Cooper and Korine are some possibly obvious influences, but there are other currents running through Hill William. It’s an unruly, in-your-face brand of storytelling that McClanahan employs, but once you get past some of the shock tactics, the novel can read deceptively sentimental. Though the story is set in Rainelle, West Virginia, amid the roar of chainsaws steadily logging away the mountain, McClanahan isn’t after the sort of farm-boy Romanticism that sneaks into the stories of Breece D’J Pancake. He does, though, create a sort of mixed ode to the place—an ode that, up until the end, seems devoid of any real connection to the disappearing land and is more about the pleasantly fucked-up community of what is, for better or for worse, home.

The most distinctive aspect of McClanahan’s voice is its humor. That humor doesn’t redeem the violence, but it grounds it, and makes the book palatable in a way that Cooper—for all his mastery of art and craft—simply isn’t. McClanahan writes short, adjective-avoidant sentences. They aren’t so much terse in the ultra-masculine, Hemingway style as cleverly pithy. When McClanahan uses them for comedy, he will make you laugh hard. One particular episode has Scott, beginning to notice girls, dragging his height-adjustable basketball hoop over to a wooden fence as a trio of giggling teens watches: “An 8 foot tall basketball hoop and a wooden fence meant only one thing: impressing girls.” Scott tries to knock the ball off the backboard, jump off the fence, do a 360 spin and slam-dunk into a set of pull-ups from the rim. Obviously, that’s not quite what happens. But the embarrassing fiasco you might be imagining won’t be anywhere as good as what McClanahan perfectly renders.

The end of Hill William brings us back to the present, to the grown Scott refusing to go see a therapist (“Talk to someone who wears turquoise jewelry”). With his life story nearly all told, his self-harming state is a lot easier to understand. The magic trick of McClanahan’s novel is that you end up rooting, somehow, for the big lug.

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Deft Handling of the Short-Short Story: Ethel Rohan’s ‘Goodnight Nobody’

Goodnight-Nobody-Ethel-RohanFront-Cover-LOWEthel Rohan’s latest collection, Goodnight Nobody (Queen’s Ferry Press), is a slim volume of thirty (extremely) short stories, most of which clock-in at under five pages. It’s a daring, highly compressed form, and Rohan uses it to turn out characters who are often stuck, ill-adapted, grieving, or fallen out of love.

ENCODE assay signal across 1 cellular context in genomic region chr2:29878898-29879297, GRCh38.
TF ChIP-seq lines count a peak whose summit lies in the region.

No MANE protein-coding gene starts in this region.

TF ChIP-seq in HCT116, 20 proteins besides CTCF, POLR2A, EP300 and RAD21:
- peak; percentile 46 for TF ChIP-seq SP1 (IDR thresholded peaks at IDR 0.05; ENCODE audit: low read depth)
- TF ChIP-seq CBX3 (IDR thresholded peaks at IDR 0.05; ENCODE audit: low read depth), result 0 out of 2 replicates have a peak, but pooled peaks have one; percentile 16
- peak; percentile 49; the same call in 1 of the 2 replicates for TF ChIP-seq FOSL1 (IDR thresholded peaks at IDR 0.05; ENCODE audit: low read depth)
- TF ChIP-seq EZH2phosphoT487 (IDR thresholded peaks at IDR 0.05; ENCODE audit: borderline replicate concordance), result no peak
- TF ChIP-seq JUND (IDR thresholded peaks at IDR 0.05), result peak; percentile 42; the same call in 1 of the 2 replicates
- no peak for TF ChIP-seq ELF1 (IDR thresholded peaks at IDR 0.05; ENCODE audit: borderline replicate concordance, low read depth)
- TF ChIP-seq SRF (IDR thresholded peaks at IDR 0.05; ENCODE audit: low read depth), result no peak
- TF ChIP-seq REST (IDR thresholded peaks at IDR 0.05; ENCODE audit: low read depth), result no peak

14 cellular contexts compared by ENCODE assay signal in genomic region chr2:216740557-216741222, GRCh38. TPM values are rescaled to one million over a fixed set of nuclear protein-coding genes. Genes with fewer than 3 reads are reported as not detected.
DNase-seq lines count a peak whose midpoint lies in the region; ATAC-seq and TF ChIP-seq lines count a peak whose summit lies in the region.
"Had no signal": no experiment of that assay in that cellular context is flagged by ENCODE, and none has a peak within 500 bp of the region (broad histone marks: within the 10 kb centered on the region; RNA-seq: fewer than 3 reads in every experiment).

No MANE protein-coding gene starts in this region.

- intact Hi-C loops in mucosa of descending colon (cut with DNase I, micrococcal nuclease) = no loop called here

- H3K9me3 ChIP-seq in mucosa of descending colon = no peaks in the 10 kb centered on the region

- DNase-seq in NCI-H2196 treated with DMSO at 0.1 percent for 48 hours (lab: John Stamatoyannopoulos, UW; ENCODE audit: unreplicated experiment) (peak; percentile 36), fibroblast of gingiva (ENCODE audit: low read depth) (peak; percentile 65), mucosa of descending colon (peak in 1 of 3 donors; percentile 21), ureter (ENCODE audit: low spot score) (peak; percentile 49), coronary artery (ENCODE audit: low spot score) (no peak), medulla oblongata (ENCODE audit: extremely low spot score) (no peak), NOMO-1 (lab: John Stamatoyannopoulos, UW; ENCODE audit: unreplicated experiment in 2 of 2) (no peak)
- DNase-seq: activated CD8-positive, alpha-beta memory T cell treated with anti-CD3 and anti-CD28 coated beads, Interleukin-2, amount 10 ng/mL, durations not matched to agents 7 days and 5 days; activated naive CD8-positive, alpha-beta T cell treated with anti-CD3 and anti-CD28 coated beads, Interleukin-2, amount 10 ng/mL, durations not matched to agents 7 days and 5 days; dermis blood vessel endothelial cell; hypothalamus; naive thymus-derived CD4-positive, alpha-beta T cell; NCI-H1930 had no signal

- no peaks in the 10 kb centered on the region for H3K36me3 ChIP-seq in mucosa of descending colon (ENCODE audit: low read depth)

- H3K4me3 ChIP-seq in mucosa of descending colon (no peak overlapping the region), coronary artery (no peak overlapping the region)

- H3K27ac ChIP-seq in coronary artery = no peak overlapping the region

In “Someplace Better,” one of the few longer pieces in Goodnight Nobody, a guy picks up a girl at a tattoo shop. She’s young and beautiful, and she’s there to get a tattoo of a planet across her forehead. Though the tattoo artist refuses, the manager relents, and it’s only by the saving graces of the interested gentleman that she comes away unmarked: “Come next door and get a drink,” he says, “Think the tattoo over…You’re crazy enough to get a tattoo like that on your face, you’re crazy enough to go anywhere with anyone.” As in so many of the stories here, a bizarre moment, seized upon, becomes a vehicle for investigating character. Working within a form so spare, Rohan sets a demanding pace, one that rarely lets up. The strange planet Diane never manages to get tattooed across her forehead—a last-ditch attempt at agency as well a symbol for “someplace better”—is quickly exchanged for something a bit messier, less tangible. The relationship that forms between Diane and the man of the story becomes a kind of life raft for her, and for the reader it’s a lens through which we’re given a moving image—neither bright nor garish like the drawing the young woman wished to get on her face—of Diane’s pain.

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A Grieving Father Lost in the Goodness of the Past: Paul Harding’s ‘Enon’

EnonThe protagonist of Paul Harding’s new novel, Enon (Random House; 256 pages), is Charlie Crosby, a bookish, New England house painter and the grandson of George Crosby (the protagonist of Harding’s Pulitzer Prize-winning first novel, Tinkers). Enon takes as its subject a year in the life of Charlie Crosby as he grieves for his only child, Kate, who is killed by a car while riding her bicycle home from the beach. In the days that follow, Charlie’s wife, Susan, departs for her parent’s house, a move that, even at the time, Charlie knows to be equal to the dissolution of their marriage.

Despite these losses, the early passages of Enon are, paradoxically, quite measured and calm. Granted, much of the first half of the novel takes place in the past as a couch-ridden Charlie recollects being with his daughter out in nature, hiking by the river or the bird sanctuary. As grief-stricken and self-destructive as he may be (Charlie breaks his hand punching a wall and shortly thereafter becomes hooked on painkillers), Charlie can only remember the good times, seemingly because that’s all there ever was. Enon, an otherwise highly realistic novel, is utterly free of any notes of parental regret. While Kate was alive “the world was love,” Charlie remarks. With her dead and him still “yoked to this life,” Charlie is “forced to suffer the joy of [his] life with Kate, unbreachable as it may be, in stark and ruinous contradiction to [his] life without her.”